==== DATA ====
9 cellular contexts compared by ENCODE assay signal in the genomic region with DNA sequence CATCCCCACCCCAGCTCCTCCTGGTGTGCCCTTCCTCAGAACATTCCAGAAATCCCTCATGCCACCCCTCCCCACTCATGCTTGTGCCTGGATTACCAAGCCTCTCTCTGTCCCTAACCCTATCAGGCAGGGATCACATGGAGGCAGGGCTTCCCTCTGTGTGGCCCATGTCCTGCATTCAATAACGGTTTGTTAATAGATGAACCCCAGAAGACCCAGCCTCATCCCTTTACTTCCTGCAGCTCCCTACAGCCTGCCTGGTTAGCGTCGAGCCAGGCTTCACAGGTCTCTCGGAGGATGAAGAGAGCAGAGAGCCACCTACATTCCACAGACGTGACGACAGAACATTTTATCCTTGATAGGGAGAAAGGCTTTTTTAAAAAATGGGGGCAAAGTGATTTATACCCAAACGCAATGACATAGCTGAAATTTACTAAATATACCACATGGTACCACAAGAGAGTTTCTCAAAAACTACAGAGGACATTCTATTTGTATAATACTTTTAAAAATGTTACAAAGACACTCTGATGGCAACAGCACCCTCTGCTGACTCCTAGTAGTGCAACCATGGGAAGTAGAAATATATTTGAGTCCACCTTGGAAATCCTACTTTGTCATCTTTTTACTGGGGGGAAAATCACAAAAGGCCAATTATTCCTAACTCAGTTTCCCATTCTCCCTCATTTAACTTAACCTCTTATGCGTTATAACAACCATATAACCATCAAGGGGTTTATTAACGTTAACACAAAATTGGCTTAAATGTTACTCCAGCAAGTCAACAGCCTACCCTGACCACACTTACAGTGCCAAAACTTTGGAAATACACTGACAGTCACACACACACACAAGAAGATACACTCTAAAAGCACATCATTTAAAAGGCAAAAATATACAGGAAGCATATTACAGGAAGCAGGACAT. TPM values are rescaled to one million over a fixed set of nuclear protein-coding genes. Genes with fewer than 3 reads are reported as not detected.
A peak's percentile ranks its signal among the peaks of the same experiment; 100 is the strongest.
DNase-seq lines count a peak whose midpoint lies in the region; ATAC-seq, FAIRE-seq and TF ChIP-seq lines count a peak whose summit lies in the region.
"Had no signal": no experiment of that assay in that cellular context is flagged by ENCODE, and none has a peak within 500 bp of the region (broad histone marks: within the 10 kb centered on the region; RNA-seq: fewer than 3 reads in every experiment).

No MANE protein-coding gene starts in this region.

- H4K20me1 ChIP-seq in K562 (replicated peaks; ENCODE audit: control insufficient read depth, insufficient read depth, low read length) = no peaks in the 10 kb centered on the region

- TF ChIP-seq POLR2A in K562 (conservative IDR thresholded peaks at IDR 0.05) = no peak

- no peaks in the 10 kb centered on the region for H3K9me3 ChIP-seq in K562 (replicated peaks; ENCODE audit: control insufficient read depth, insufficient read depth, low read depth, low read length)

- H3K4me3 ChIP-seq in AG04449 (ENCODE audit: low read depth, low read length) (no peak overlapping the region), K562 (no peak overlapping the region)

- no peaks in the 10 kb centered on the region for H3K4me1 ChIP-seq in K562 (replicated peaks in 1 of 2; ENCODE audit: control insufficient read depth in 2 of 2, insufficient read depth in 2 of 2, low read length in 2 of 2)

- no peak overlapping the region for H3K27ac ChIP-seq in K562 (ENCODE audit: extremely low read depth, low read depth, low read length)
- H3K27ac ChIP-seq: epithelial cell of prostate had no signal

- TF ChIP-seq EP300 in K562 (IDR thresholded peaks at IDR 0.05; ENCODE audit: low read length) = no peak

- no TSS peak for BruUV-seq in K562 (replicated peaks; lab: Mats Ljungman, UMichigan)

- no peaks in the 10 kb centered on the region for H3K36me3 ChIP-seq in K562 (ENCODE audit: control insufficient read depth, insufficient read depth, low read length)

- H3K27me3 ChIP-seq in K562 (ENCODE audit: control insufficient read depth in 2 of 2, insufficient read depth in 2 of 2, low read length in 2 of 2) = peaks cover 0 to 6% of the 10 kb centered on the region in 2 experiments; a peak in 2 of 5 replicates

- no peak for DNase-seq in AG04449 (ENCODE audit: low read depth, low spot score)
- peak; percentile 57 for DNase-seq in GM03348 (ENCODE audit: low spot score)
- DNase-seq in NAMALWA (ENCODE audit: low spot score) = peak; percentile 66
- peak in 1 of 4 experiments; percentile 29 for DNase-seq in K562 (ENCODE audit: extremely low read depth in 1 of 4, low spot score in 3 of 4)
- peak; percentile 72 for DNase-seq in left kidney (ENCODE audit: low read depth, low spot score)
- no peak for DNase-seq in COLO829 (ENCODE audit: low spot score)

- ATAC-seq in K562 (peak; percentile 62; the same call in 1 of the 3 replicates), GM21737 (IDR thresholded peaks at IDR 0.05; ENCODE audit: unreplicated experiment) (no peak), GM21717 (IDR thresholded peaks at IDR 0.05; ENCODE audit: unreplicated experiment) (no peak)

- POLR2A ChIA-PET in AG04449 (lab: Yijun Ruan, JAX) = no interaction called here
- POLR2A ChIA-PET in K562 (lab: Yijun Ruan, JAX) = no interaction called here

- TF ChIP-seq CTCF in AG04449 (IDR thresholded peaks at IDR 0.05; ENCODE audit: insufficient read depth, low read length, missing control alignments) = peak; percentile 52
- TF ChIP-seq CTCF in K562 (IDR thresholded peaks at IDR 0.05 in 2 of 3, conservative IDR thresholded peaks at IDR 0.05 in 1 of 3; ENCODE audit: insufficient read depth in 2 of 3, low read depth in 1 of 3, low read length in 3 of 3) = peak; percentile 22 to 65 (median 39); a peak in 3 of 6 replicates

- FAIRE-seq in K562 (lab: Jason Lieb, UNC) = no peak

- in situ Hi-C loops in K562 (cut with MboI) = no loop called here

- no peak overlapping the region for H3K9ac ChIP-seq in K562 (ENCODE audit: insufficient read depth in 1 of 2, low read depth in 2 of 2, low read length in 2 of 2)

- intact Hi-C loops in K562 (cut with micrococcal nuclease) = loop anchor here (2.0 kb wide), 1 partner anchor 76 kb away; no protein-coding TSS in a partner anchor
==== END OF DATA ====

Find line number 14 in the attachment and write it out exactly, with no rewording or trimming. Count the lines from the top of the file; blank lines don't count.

- no TSS peak for BruUV-seq in K562 (replicated peaks; lab: Mats Ljungman, UMichigan)